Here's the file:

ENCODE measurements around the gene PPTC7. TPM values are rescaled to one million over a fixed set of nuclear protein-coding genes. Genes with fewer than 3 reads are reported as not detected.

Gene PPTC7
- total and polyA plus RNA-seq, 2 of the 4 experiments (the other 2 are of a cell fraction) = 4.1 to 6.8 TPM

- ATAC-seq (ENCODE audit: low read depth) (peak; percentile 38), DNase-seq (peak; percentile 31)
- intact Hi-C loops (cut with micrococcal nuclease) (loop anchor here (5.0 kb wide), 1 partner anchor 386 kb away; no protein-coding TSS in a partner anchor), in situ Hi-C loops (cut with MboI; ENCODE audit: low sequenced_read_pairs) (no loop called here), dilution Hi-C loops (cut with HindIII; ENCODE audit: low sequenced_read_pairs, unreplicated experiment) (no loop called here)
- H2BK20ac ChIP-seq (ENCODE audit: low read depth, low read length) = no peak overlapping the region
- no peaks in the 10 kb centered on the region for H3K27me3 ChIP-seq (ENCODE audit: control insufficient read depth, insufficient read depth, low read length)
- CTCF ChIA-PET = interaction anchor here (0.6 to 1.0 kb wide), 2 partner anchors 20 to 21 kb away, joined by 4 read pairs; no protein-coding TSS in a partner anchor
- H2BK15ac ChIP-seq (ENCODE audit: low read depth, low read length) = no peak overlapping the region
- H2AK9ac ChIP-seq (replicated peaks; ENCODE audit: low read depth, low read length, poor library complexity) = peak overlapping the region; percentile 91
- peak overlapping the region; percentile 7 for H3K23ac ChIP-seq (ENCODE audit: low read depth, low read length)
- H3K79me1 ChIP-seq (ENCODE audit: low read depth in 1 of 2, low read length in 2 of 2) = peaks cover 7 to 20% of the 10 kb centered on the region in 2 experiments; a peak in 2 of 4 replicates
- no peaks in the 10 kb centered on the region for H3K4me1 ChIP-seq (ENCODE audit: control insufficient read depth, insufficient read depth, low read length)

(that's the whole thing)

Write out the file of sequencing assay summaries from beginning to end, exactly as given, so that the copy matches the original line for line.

ENCODE measurements around the gene PPTC7. TPM values are rescaled to one million over a fixed set of nuclear protein-coding genes. Genes with fewer than 3 reads are reported as not detected.

Gene PPTC7
- total and polyA plus RNA-seq, 2 of the 4 experiments (the other 2 are of a cell fraction) = 4.1 to 6.8 TPM

- ATAC-seq (ENCODE audit: low read depth) (peak; percentile 38), DNase-seq (peak; percentile 31)
- intact Hi-C loops (cut with micrococcal nuclease) (loop anchor here (5.0 kb wide), 1 partner anchor 386 kb away; no protein-coding TSS in a partner anchor), in situ Hi-C loops (cut with MboI; ENCODE audit: low sequenced_read_pairs) (no loop called here), dilution Hi-C loops (cut with HindIII; ENCODE audit: low sequenced_read_pairs, unreplicated experiment) (no loop called here)
- H2BK20ac ChIP-seq (ENCODE audit: low read depth, low read length) = no peak overlapping the region
- no peaks in the 10 kb centered on the region for H3K27me3 ChIP-seq (ENCODE audit: control insufficient read depth, insufficient read depth, low read length)
- CTCF ChIA-PET = interaction anchor here (0.6 to 1.0 kb wide), 2 partner anchors 20 to 21 kb away, joined by 4 read pairs; no protein-coding TSS in a partner anchor
- H2BK15ac ChIP-seq (ENCODE audit: low read depth, low read length) = no peak overlapping the region
- H2AK9ac ChIP-seq (replicated peaks; ENCODE audit: low read depth, low read length, poor library complexity) = peak overlapping the region; percentile 91
- peak overlapping the region; percentile 7 for H3K23ac ChIP-seq (ENCODE audit: low read depth, low read length)
- H3K79me1 ChIP-seq (ENCODE audit: low read depth in 1 of 2, low read length in 2 of 2) = peaks cover 7 to 20% of the 10 kb centered on the region in 2 experiments; a peak in 2 of 4 replicates
- no peaks in the 10 kb centered on the region for H3K4me1 ChIP-seq (ENCODE audit: control insufficient read depth, insufficient read depth, low read length)